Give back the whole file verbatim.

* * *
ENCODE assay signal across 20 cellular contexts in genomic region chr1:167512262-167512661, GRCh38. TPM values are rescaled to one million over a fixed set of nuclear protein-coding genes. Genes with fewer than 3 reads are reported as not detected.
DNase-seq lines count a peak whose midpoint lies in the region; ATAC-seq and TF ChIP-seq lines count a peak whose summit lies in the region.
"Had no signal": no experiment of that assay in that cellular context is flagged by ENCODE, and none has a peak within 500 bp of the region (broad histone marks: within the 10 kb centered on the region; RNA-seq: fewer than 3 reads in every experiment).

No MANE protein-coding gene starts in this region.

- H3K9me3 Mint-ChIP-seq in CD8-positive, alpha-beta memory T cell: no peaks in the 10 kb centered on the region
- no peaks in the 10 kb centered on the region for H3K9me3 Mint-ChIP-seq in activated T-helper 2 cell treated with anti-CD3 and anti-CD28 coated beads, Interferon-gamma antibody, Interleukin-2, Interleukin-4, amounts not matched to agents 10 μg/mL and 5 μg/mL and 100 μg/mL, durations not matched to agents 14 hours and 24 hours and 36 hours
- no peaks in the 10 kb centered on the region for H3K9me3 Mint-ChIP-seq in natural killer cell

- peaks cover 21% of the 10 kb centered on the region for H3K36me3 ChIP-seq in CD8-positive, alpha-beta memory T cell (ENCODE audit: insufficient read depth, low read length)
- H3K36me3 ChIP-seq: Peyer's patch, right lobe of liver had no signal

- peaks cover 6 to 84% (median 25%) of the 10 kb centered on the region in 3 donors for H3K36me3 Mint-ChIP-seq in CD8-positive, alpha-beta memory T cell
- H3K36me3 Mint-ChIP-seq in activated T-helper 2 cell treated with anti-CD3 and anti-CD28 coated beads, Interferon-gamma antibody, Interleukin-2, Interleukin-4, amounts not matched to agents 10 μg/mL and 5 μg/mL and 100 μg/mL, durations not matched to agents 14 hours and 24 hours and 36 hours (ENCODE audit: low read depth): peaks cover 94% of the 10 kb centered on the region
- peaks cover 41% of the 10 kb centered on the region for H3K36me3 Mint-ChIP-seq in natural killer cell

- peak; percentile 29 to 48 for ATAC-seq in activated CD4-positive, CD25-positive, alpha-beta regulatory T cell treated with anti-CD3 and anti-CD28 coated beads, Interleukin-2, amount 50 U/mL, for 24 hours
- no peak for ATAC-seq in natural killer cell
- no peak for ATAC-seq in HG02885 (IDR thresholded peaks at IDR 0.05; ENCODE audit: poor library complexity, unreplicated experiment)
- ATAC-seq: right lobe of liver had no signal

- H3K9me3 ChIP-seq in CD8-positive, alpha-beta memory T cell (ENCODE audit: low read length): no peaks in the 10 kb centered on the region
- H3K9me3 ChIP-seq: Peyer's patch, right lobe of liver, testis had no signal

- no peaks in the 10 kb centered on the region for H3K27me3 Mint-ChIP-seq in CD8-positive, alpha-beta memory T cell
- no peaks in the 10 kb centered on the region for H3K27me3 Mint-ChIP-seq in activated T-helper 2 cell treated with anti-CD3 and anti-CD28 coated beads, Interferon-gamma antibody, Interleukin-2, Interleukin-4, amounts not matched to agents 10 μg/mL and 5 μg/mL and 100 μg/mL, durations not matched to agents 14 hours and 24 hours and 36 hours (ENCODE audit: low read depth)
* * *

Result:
ENCODE assay signal across 20 cellular contexts in genomic region chr1:167512262-167512661, GRCh38. TPM values are rescaled to one million over a fixed set of nuclear protein-coding genes. Genes with fewer than 3 reads are reported as not detected.
DNase-seq lines count a peak whose midpoint lies in the region; ATAC-seq and TF ChIP-seq lines count a peak whose summit lies in the region.
"Had no signal": no experiment of that assay in that cellular context is flagged by ENCODE, and none has a peak within 500 bp of the region (broad histone marks: within the 10 kb centered on the region; RNA-seq: fewer than 3 reads in every experiment).

No MANE protein-coding gene starts in this region.

- H3K9me3 Mint-ChIP-seq in CD8-positive, alpha-beta memory T cell: no peaks in the 10 kb centered on the region
- no peaks in the 10 kb centered on the region for H3K9me3 Mint-ChIP-seq in activated T-helper 2 cell treated with anti-CD3 and anti-CD28 coated beads, Interferon-gamma antibody, Interleukin-2, Interleukin-4, amounts not matched to agents 10 μg/mL and 5 μg/mL and 100 μg/mL, durations not matched to agents 14 hours and 24 hours and 36 hours
- no peaks in the 10 kb centered on the region for H3K9me3 Mint-ChIP-seq in natural killer cell

- peaks cover 21% of the 10 kb centered on the region for H3K36me3 ChIP-seq in CD8-positive, alpha-beta memory T cell (ENCODE audit: insufficient read depth, low read length)
- H3K36me3 ChIP-seq: Peyer's patch, right lobe of liver had no signal

- peaks cover 6 to 84% (median 25%) of the 10 kb centered on the region in 3 donors for H3K36me3 Mint-ChIP-seq in CD8-positive, alpha-beta memory T cell
- H3K36me3 Mint-ChIP-seq in activated T-helper 2 cell treated with anti-CD3 and anti-CD28 coated beads, Interferon-gamma antibody, Interleukin-2, Interleukin-4, amounts not matched to agents 10 μg/mL and 5 μg/mL and 100 μg/mL, durations not matched to agents 14 hours and 24 hours and 36 hours (ENCODE audit: low read depth): peaks cover 94% of the 10 kb centered on the region
- peaks cover 41% of the 10 kb centered on the region for H3K36me3 Mint-ChIP-seq in natural killer cell

- peak; percentile 29 to 48 for ATAC-seq in activated CD4-positive, CD25-positive, alpha-beta regulatory T cell treated with anti-CD3 and anti-CD28 coated beads, Interleukin-2, amount 50 U/mL, for 24 hours
- no peak for ATAC-seq in natural killer cell
- no peak for ATAC-seq in HG02885 (IDR thresholded peaks at IDR 0.05; ENCODE audit: poor library complexity, unreplicated experiment)
- ATAC-seq: right lobe of liver had no signal

- H3K9me3 ChIP-seq in CD8-positive, alpha-beta memory T cell (ENCODE audit: low read length): no peaks in the 10 kb centered on the region
- H3K9me3 ChIP-seq: Peyer's patch, right lobe of liver, testis had no signal

- no peaks in the 10 kb centered on the region for H3K27me3 Mint-ChIP-seq in CD8-positive, alpha-beta memory T cell
- no peaks in the 10 kb centered on the region for H3K27me3 Mint-ChIP-seq in activated T-helper 2 cell treated with anti-CD3 and anti-CD28 coated beads, Interferon-gamma antibody, Interleukin-2, Interleukin-4, amounts not matched to agents 10 μg/mL and 5 μg/mL and 100 μg/mL, durations not matched to agents 14 hours and 24 hours and 36 hours (ENCODE audit: low read depth)